The payback is huge when you follow this principle. Currently we have a university student (Callum) who picks our 11 year son Zach up from school and helps him with his homework. I make it clear that it’s Zach’s responsibility to get his work done and Callum’s responsibility is to support him. When we get feedback from the school that a certain piece of work is done well or not so well – we share that with Callum too and by doing so make it clear that he shares in Zach’s successes and’ not so good’ results. I always ask Callum for his views – eg how can we motivate Zach to do his work more quickly (he has a tendency to let his mind wander like any healthy 11 year old boy.) What’s his response? He suggests great ideas like promising to play football if there’s enough time after Zach completes his homework. Does Callum feel empowered and personally responsible? You bet he does! The irony is when you give people personal responsibility, their job satisfaction goes up – they feel like they make a difference. The upside for you is your time is freed up and it’s a real joy to see others develop. (I’m even teaching Callum how to cook!)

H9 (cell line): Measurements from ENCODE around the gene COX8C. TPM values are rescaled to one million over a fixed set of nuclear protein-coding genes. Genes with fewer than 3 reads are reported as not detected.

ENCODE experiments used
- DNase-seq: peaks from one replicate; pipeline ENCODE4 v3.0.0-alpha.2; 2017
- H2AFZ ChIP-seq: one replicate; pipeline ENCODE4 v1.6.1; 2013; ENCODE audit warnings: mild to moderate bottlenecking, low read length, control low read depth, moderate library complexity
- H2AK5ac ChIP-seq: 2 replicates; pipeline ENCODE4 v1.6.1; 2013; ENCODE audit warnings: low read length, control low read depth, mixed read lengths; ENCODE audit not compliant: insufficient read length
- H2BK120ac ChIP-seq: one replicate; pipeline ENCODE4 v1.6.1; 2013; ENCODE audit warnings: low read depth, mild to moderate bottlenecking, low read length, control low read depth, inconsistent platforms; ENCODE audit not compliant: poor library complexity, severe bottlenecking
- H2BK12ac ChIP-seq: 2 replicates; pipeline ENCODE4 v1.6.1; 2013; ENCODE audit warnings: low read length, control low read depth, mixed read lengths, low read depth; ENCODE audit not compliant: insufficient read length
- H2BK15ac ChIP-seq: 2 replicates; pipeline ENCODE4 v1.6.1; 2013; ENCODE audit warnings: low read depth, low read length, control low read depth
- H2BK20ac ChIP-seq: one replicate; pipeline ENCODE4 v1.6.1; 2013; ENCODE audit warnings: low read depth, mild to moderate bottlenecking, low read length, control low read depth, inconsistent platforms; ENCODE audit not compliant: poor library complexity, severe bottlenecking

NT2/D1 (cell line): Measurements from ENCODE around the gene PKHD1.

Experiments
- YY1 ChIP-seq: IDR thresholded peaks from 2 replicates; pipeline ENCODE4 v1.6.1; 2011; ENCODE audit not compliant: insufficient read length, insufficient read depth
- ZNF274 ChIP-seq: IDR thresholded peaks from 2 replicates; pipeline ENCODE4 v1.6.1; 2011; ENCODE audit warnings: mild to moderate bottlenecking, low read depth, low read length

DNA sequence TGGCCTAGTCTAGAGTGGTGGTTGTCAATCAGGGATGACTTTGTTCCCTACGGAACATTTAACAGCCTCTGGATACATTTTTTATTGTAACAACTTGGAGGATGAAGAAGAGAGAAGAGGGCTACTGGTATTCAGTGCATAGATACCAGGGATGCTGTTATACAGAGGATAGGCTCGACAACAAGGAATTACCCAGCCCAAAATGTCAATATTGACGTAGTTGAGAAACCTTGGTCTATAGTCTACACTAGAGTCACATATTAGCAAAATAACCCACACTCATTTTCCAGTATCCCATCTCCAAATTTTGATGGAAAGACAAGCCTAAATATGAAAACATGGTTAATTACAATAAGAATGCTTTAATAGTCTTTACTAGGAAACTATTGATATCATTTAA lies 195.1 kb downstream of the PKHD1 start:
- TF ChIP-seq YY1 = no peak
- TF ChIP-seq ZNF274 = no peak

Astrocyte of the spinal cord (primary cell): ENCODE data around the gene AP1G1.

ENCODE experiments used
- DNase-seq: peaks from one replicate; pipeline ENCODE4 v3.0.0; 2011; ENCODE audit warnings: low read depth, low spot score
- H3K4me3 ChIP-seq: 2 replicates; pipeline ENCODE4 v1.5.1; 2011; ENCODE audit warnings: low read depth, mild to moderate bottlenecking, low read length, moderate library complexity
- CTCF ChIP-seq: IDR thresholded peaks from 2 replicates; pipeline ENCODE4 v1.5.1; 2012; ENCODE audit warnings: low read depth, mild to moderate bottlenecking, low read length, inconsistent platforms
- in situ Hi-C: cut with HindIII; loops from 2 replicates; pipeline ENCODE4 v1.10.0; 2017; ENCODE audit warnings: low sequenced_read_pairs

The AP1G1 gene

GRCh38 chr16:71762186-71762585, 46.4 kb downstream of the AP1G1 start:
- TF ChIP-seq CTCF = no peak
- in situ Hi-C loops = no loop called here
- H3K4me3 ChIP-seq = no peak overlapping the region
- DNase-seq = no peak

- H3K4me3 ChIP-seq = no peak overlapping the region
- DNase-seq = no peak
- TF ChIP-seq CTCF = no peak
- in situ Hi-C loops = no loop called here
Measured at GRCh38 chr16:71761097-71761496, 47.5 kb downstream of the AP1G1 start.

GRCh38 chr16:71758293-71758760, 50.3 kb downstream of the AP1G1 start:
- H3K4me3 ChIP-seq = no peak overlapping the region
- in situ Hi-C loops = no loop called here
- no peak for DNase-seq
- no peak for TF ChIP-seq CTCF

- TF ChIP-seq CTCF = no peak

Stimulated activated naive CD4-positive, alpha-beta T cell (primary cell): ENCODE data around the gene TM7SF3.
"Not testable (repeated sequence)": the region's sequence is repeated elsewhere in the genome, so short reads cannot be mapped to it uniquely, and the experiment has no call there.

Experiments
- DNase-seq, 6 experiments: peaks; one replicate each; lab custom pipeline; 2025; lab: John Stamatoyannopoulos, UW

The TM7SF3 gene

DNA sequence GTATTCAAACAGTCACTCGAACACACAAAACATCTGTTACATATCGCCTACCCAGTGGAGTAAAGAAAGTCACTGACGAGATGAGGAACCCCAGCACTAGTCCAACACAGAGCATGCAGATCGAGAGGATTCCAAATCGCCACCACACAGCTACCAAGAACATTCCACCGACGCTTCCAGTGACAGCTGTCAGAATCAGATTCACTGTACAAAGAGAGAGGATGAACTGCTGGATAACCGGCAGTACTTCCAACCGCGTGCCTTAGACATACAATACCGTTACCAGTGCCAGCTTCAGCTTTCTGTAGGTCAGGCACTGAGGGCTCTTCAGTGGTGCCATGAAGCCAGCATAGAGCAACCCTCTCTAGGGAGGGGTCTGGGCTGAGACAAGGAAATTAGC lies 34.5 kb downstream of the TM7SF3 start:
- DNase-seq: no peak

Support the carer’s authority

Empowering also means that you need to be careful not to undermine the childcare provider’s authority. I’m sure you don’t like it at work when you’re given a job to do, but then somebody comes along and completely undermines the direction and actions you’ve taken. Always support the carer’s actions, especially in front of the kids. If you have a disagreement, you need to deal with that offline. (Mom Kate in the film loves to avoid conflict. When the nanny takes her son to get his first haircut, she never discusses with the nanny that she’d prefer to be part of these “first” moments. With some discussion and planning lots of things are possible.) I remember many times with our two older kids that I had to have a quiet word with the carer about restrictions on television or snack food, usually because the carer was new. Children are natural arbitrageurs!

The biggest gift your childcare provider gives you is the opportunity for you to be you. Without this trusted partner, you can’t go out in the world and show your full talents. Like any relationship it’s a two-way street and this one certainly deserves day-to-day managing and investing. You won’t regret the long-term reward.